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Do I Have Lyme Disease

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What Are The Symptoms Of Lyme Disease

How Do You Know If You Have Lyme Disease

A person can get bitten by an infected tick and not have any symptoms of Lyme disease . Others have symptoms. If you develop Lyme disease, you may notice a small red bump within 3-14 days after the bite of an infected tick. The bump is often warm to the touch and slightly sore. The bump usually spreads into a rash that looks like a bulls-eyepink in the center and deeper red on the outside called erythema migrans.

Other signs can appear after several days or weeks, and are similar to flu symptoms:

  • Neurological problems such as encephalopathy, meningitis, and facial nerve palsy
  • Irregular heart rhythm

Can Lyme Disease Completely Be Cured

Taking oral antibiotics typically cures Lyme disease after two to four weeks. You may need to get antibiotics through the vein for four more weeks. However, theres no reason to think that Lyme disease stays in you forever after treatment.

A note from Cleveland Clinic

If youre going to spend time in an area that might have ticks, take measures to avoid being bitten. This includes wearing long-sleeved shirts and pants to make it harder for ticks to bite. If you feel sick after being in an area that probably has ticks, make an appointment with your healthcare provider. If your provider prescribes antibiotics, make sure you take all of them as instructed.

The Blood Tests Can Have False Positives

The blood tests can trigger false positives, suggesting that you have the disease when you really dont. This can happen in up to one out of four tests.

This can lead to unnecessary treatment with antibiotics. These drugs are usually safe, but they sometimes cause side effects, such as nausea, vomiting, diarrhea, and increased sensitivity of the skin to sunlight. In rare cases, they can even cause dangerous allergic reactions.

Using too many antibiotics can also lead to the growth of drug-resistant bacteria. This means that bacteria in your body may get stronger and more difficult to treat with antibiotics in the future.

A false positive can also lead to more unneeded blood tests, urine tests, X-rays, and doctor visits.

If you have a false positive, you may not get treated for the real cause of your pain. For example, rheumatoid arthritis is a disease that causes joint pain. It can lead to permanent and severe joint damage if you do not start taking the right medicines as early as possible.

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Tips For Reducing Inflammation

Changing diets to reduce inflammation can be daunting, but there are certain things people can do to make it easier.

  • No miracle food: People should include a wide variety of foods in their diet rather than relying on a few anti-inflammatory foods. What works for some people may not work for everyone, so people should ensure they get a wide range of nutrients by diversifying their diet.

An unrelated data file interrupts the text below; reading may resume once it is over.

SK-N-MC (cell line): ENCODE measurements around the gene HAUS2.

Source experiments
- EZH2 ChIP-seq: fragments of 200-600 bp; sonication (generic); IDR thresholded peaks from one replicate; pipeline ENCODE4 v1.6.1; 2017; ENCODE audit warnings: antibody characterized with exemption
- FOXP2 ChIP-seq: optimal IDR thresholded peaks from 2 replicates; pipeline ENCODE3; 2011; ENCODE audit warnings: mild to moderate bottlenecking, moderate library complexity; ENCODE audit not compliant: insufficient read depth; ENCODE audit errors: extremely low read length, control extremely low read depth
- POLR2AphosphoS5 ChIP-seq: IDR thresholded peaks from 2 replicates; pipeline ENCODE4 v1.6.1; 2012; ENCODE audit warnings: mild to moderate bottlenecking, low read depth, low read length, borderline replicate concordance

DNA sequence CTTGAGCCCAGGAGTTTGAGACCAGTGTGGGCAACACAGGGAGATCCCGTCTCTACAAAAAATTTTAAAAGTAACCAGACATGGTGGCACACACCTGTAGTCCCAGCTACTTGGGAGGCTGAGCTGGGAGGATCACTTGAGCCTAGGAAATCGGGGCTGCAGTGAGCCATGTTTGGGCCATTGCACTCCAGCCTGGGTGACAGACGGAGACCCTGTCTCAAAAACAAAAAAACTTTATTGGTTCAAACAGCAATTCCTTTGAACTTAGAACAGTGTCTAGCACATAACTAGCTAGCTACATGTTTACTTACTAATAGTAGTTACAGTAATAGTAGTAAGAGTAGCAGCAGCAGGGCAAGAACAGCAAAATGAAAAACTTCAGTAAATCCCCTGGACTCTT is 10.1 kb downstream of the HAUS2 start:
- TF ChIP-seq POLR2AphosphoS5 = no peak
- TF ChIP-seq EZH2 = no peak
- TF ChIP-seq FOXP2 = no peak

• Small changes: Rather than changing their entire diet all at once, people can make small changes to gradually replace pro-inflammatory foods with anti-inflammatory ones.
  • Rainbow meals: The darker or more intense the color of a fruit or vegetable, the more packed full of antioxidants it is. Choose a variety of different colored fruits and vegetables.
  • Exercise: Regular exercise can help reduce inflammation. People should start simply and aim for

Prognosis And Chronic Lyme Disease

What you need to know about Lyme disease

The long-term prognosis for individuals who are treated appropriately with antimicrobials for Lyme disease, regardless of the stage of the illness, is excellent. The most common reason for a lack of response to appropriate antimicrobial therapy is misdiagnosis . Nonspecific symptoms, such as fatigue, arthralgia, or myalgia, may persist for several weeks even in patients with early Lyme disease who are treated successfully. Their presence should not be regarded as an indication for additional treatment with antimicrobials. These nonspecific symptoms will usually resolve without additional antimicrobial therapy.

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Is There Any Relationship Between Sleep Apnea And Lyme Disease

We do not know of any evidence that Lyme disease causes sleep apnea, although sleep apnea has been associated with other encephalitic disorders. Sleep apnea may look like Lyme disease. For example, patients with sleep apnea may be difficult to arouse when asleep, will have excessive daytime sleepiness, and may complain of insomnia. They may have morning headaches, inattentiveness, and a decline in school or work performance. Hypertension may also occur. One can have sleep apnea without being obese. The problem can occur in children as well as adults. The diagnosis is made at a sleep lab after special tests of respiratory function and all-night polygraphic sleep monitoring. Patients with central sleep apnea may have lesions in the medulla with ninth and 10th cranial nerve palsies with trouble swallowing or speaking. Patients with obstructive sleep apnea tend to be overweight and to have large tonsils. These patients may snore and then have 10-30 second periods at night when breathing appears to stop. Patients will then take a deep snorting breath and then return to sleep, unaware of what just happened. Treatment is determined by the severity of the symptoms and the type. In central apnea, medroxyprogesterone and protriptyline can be helpful. Weight loss and surgical correction are the treatments for the obstructive type. Patients may experience enormous relief after the surgery. Symptoms previously incorrectly attributed to Lyme disease may now resolve completely.

What Is The Significance Of Band 41 On The Igm And Igg Western Blot It Is Not Lyme Specific And The Cdc Requires More Bands To Be Present Before A Diagnosis However It Is A Band For Bacteria So What Else Could Cause That To Be Positive If Not Lyme